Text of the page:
Table of Contents
Laurie Davidson, Innovative Interfaces
In this session, presenters talked about the quirks, advantages and disadvantages of using Z39.50 protocol through GuiCat (Mary Jane Kelsey) and through Millenium (Laurie Davidson).
The presentation gave a brief historical overview of the protocol. The idea arose when the union catalogs LC, OCLC, WLN and RLIN wanted the ability to search each other's catalogs. LC was appointed by NISO to be the maintainer of Z39.50 standards.
In theory and in practice, the use of Z39.50 protocol allows computers to exchange search strategies in a language of their own, so that the user never needs to leave her native interface.
Steps in using Z39.50
1. Local users searches in their usual way
2. The local Z-client translates that search into 'z-speak'
3. The remote Z-server translates the 'z-speak' into a local search query
4. Database is searched, results returned based on the indexing of the remote location
There are some caveats, however: Z39.50 does not standardize user interface. Does not compensate for local practices or authority control. Does not deliver results ranked for relevancy.
Searches go through three stages:
1. Initialization, in which parameters are set. Determines the version of Z39.50 the client is using, addresses authentication issues and some user options.
2. Search, in which attributes are determined, attribute values are matched, and a response is given to the client.
3. Retrieval, in which presentation and segmentation of results occur.
Some Bib-1 attributes were discussed:
1. Use—refers to the access point in use, which index will be searched.
2. Relation—refers to use of, for example, 'equal to', 'less than'.
3. Position—refers to which position in the field is searched.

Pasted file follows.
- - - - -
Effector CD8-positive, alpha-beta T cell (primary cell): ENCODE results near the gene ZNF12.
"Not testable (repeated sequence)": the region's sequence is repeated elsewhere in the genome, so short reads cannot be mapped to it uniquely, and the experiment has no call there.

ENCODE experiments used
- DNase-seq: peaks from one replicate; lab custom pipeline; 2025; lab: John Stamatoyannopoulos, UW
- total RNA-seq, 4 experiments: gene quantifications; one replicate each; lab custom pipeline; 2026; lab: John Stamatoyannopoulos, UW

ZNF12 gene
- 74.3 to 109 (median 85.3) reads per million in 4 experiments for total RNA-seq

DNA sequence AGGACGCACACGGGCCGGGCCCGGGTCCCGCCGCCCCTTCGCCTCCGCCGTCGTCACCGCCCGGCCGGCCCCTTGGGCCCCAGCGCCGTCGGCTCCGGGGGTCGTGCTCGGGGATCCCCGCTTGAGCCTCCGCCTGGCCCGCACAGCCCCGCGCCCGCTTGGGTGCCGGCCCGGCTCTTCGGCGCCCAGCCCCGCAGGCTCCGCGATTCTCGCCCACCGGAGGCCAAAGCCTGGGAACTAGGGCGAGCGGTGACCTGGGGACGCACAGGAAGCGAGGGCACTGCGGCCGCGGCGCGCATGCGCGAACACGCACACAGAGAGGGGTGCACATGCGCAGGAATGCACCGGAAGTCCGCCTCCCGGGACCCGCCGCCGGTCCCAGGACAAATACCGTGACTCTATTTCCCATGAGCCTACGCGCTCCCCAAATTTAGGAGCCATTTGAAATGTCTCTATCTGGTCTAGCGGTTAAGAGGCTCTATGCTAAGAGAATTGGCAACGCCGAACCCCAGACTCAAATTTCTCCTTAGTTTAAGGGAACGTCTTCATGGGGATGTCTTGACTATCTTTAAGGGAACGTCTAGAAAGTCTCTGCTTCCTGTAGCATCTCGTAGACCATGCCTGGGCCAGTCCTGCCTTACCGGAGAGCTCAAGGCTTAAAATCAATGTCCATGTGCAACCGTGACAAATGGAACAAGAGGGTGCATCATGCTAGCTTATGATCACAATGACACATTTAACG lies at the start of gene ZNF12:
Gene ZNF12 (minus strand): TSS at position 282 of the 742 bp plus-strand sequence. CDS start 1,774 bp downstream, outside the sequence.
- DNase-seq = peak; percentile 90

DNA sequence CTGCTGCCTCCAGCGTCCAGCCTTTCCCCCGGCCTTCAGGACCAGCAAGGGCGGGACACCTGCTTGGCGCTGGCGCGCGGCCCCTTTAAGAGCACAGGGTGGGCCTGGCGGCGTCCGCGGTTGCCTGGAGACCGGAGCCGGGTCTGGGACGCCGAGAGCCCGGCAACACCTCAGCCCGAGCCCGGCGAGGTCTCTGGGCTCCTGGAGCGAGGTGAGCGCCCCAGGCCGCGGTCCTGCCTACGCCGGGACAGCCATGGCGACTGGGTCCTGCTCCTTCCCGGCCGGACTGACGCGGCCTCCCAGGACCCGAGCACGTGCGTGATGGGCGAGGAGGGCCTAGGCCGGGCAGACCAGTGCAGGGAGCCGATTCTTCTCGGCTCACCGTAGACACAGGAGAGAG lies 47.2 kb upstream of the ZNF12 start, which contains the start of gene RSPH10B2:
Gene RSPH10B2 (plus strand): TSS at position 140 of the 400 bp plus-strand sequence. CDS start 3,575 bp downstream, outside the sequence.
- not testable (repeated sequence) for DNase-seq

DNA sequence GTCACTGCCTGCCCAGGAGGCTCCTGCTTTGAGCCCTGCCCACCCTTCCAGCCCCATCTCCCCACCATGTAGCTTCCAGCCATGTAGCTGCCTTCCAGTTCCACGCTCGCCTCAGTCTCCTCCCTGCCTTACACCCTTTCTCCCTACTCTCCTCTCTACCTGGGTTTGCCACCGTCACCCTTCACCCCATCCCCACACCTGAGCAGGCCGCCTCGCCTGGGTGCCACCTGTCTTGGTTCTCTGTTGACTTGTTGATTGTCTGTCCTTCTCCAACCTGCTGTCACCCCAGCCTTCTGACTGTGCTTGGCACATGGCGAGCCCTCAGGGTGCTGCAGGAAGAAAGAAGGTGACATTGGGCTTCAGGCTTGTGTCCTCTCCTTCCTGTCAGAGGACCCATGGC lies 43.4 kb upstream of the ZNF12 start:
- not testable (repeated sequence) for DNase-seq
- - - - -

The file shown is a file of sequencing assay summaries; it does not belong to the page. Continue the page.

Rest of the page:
4. Structure—for example phrase vs. word searching.
Configuration guidelines for Z39.50 can often be found on vendor web pages. Z39.50 searching offers some standardization, but it is not a panacea. There will be differences in indexing policies between databases, and differences in attributes supported. A good example is a subject search by keyword vs. a subject search by subject headings. There are also target limitations; for example, RLIN, OCLC, LC each have different strategies to bring back the best search result.
GUICAT as a Z39.50 client for Innovative allows one to limit searches and limit parameters. One can also update holdings in OCLC through a Z39.50 session. One can click to add one's holdings to OCLC if you have this setup with OCLC.
What is it good for?
—Allows for simultaneous searches of multiple foreign databases
—Great for training staff
—Avoid complexities of downloading from your utilities (in record downloads)
—Promotes some positive workflow changes
—Allows users to use the interface they are familiar with
—Z39.50 is a communication standard, BUT is not standardized yet
—Innovative has Z39.50 clients for GUICat, MillAcq, MillCat
—One can zap records into one's database from a Z39.50 server
Laurie Davidson spoke more about the potential of Z39.50, and introduced the Bath profile, an effort to further increase interoperability. The profile would list functions that must be supported, and go further to define searches (for example, what do we mean by "title search"?). The profile has three key functional areas: Bibliographic Search and Retrieval, Holdings Search and Retrieval and Cross Domain Search and Retrieval. Each of these areas is broken down into levels of conformance, Level 0 being the lowest and Level 2 the highest. Innovative anticipates full conformance to Level 0 by the end of 2001.
III users maintain their own server files. Each file has information about the server in that file as well as databases attached to that server. The files also contain the search attributes for the server.
III currently uses Version 3 of Z39.50. This means that III's Z39.50 servers operate fully with clients that use either Version 2 or Version 3 of the Z39.50 protocol.
Laurie listed URLs to provide more information about the Bath profile (http://www.nlc-bnc.ca/bath/bp-current.htm), the NISO Working Group (http://www.unt.edu/zprofile/), and the Z39.50 standard (http://www.loc.gov/z3950/agency/). She also gave a URL that lists resources for configuring Z39.50 servers, providing IP addresses and attributes, set-up information (http://www.indexdata.dk/targettest/).